Within five years, golf will exist in a shorter format, according to European tour CEO Keith Pelley.
"I do believe that this is a very special game with incredibly skilled players in it, and it has the makings of just exposing personalities and athletes and I've worked with them my whole life, they are great individuals and great role models. But in order to do that to a wider audience, we have to look beyond the 72-hole traditional tournament," Pelley said from the season-ending DP World Tour Championship in Dubai.
Although Pelley asserted that the 72-hole tournament will always be at the core of competitive professional golf, he cited a continued need for innovation. The European tour has been at the forefront of format experimentation since Pelley took over, and will continue to keep its product fresh.
"We are all looking for something to engage and grow our audience. And if you catapult ahead, in five years, I do believe there will be another format that will be adopted that will be commonplace in the world stage."
As for talk of a World Tour for golf? Pelley said it's not high on his list of things to tackle — but he didn't rule out the idea, either.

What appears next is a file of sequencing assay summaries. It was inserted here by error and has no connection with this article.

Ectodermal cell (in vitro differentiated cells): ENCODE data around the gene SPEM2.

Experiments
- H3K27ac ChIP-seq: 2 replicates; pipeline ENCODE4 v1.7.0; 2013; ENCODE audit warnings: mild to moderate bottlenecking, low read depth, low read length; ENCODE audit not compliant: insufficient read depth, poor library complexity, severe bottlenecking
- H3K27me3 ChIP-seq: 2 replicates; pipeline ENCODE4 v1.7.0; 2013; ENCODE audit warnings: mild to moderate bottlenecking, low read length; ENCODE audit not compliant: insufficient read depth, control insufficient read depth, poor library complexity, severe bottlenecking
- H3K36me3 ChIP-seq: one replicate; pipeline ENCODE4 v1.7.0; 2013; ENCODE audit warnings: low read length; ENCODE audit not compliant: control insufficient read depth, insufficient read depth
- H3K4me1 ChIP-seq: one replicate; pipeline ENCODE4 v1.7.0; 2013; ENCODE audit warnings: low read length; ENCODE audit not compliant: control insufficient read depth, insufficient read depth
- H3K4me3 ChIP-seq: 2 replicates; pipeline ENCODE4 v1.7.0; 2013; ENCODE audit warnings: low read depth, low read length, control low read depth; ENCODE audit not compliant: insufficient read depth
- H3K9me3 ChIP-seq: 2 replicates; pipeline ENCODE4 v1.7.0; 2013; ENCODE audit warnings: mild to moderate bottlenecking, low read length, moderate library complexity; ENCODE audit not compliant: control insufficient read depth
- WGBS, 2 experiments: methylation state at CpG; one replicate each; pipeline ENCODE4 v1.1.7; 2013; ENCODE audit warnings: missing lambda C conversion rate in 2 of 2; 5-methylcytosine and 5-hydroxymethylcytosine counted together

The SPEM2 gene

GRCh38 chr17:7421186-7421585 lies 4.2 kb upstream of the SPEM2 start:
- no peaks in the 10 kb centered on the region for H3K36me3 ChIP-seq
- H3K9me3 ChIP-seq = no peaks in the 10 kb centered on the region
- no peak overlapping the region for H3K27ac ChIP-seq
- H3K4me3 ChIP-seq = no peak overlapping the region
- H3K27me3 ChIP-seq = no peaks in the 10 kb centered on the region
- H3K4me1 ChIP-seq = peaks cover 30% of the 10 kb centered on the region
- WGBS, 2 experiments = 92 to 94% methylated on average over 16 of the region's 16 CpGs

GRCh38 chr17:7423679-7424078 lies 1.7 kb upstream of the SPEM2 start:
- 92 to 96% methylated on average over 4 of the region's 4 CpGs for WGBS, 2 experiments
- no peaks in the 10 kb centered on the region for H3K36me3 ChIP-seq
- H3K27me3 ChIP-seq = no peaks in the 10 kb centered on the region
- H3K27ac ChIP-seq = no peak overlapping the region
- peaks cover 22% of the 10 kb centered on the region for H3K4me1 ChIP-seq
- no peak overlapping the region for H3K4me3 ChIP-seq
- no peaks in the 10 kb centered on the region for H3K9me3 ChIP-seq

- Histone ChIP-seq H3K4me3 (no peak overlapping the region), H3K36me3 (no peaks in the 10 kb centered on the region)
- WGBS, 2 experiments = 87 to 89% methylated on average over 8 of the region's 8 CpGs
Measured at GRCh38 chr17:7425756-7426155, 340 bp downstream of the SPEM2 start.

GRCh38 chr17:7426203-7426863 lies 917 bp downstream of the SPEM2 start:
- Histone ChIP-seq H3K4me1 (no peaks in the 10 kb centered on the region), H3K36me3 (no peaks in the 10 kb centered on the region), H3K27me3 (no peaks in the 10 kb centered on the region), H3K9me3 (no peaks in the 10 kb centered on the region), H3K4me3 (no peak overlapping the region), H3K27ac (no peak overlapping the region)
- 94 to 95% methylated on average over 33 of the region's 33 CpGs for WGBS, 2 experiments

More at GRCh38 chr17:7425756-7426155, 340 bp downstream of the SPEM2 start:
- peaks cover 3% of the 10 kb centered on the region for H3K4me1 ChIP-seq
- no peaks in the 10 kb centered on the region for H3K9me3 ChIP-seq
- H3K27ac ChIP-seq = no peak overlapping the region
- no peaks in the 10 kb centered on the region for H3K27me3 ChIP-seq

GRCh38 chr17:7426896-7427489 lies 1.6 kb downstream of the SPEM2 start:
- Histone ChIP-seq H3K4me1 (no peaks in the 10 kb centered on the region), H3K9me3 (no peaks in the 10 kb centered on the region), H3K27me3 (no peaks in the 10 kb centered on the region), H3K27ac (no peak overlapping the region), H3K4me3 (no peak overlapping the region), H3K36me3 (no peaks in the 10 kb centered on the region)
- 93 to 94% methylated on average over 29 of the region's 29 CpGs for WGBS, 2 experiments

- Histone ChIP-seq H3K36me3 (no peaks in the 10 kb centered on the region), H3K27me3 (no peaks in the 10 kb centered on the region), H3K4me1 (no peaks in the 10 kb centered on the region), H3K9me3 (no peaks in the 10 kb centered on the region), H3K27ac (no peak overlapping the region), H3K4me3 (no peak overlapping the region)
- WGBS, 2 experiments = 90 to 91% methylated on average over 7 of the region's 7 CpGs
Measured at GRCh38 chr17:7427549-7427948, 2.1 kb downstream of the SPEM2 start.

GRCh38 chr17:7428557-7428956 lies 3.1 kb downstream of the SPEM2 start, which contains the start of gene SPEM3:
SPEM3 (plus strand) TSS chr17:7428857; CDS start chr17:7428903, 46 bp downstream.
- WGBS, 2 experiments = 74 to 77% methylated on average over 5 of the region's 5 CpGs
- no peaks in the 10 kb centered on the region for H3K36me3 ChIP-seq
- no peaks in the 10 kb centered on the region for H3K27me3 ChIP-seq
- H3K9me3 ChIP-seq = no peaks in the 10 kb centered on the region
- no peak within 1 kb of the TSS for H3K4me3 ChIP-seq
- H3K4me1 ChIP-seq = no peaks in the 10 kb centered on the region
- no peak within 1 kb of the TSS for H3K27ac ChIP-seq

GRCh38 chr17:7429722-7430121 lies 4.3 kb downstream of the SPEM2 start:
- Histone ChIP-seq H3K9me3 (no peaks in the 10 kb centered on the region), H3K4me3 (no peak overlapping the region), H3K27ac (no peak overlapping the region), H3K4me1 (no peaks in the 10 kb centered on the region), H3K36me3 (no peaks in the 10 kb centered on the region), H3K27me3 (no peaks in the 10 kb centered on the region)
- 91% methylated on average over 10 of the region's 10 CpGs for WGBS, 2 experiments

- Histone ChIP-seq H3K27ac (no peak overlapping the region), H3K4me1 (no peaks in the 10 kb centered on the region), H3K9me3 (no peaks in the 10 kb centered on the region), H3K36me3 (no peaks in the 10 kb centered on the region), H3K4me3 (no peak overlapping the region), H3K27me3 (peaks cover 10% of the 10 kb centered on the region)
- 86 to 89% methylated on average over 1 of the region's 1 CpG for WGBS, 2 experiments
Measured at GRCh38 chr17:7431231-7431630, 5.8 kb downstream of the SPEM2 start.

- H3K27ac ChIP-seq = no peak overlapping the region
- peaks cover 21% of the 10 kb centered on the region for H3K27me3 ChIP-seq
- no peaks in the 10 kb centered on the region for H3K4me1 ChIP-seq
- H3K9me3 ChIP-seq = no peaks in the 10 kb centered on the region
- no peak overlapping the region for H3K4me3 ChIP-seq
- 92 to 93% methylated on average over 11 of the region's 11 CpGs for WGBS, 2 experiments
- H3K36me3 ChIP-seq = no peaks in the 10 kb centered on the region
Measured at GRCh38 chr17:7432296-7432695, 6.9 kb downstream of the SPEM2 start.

"Would we have conversations with all the other Tours? Absolutely. Sure. If it's the best way to grow the game of golf globally and it works for us as a members' organization.
"Right now, it is not our No. 1 priority. We have a lot of things on the agenda now. The concept of a World Tour, I understand, but right now, it is just a concept. Could it come to fruition down the road? Perhaps. But that would be speculation."
Pelley was also asked about Rory McIlroy, who missed the week's event — as did Henrik Stenson — due to injury but was spotted at the Emirates Golf Club down the road on Thursday. Pelley defended the Irish star.
"Playing a match with your mates is completely different to playing in a competitive golf tournament.
"I'm completely comfortable with Rory's decision that he made some time ago. The most important thing for the European Tour is to have our superstars healthy and playing at the best they possibly can be. So take time to get healthy."
"Heading into [Sunday], the world No. 6 (Justin Rose) was leading and the world No. 5 (Jon Rahm) was second; we would love to have Rory and Henrik here. But we have a very strong field that we're very proud of."
Rahm would go on to win the event, while Tommy Fleetwood took the season-long Race to Dubai title after Rose stumbled down the stretch on Sunday.